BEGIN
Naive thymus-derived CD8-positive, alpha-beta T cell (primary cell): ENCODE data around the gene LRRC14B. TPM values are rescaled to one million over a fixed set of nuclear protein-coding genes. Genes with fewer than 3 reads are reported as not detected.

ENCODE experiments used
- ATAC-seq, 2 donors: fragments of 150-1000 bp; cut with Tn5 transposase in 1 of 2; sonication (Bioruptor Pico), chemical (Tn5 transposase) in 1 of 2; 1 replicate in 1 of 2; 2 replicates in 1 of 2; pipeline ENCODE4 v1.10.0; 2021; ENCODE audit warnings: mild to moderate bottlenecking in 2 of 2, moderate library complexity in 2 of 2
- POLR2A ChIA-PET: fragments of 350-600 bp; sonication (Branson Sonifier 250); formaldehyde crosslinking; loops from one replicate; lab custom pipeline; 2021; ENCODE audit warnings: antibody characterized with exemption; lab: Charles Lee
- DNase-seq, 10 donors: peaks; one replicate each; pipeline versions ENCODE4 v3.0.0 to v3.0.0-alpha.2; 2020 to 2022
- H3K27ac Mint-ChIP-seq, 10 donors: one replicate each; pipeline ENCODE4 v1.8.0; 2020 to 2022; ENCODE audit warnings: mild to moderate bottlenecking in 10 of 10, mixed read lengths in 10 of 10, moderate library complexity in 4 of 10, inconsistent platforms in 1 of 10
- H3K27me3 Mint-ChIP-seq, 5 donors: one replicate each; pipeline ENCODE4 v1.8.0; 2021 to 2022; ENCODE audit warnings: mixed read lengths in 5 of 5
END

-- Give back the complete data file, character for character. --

Naive thymus-derived CD8-positive, alpha-beta T cell (primary cell): ENCODE data around the gene LRRC14B. TPM values are rescaled to one million over a fixed set of nuclear protein-coding genes. Genes with fewer than 3 reads are reported as not detected.

ENCODE experiments used
- ATAC-seq, 2 donors: fragments of 150-1000 bp; cut with Tn5 transposase in 1 of 2; sonication (Bioruptor Pico), chemical (Tn5 transposase) in 1 of 2; 1 replicate in 1 of 2; 2 replicates in 1 of 2; pipeline ENCODE4 v1.10.0; 2021; ENCODE audit warnings: mild to moderate bottlenecking in 2 of 2, moderate library complexity in 2 of 2
- POLR2A ChIA-PET: fragments of 350-600 bp; sonication (Branson Sonifier 250); formaldehyde crosslinking; loops from one replicate; lab custom pipeline; 2021; ENCODE audit warnings: antibody characterized with exemption; lab: Charles Lee
- DNase-seq, 10 donors: peaks; one replicate each; pipeline versions ENCODE4 v3.0.0 to v3.0.0-alpha.2; 2020 to 2022
- H3K27ac Mint-ChIP-seq, 10 donors: one replicate each; pipeline ENCODE4 v1.8.0; 2020 to 2022; ENCODE audit warnings: mild to moderate bottlenecking in 10 of 10, mixed read lengths in 10 of 10, moderate library complexity in 4 of 10, inconsistent platforms in 1 of 10
- H3K27me3 Mint-ChIP-seq, 5 donors: one replicate each; pipeline ENCODE4 v1.8.0; 2021 to 2022; ENCODE audit warnings: mixed read lengths in 5 of 5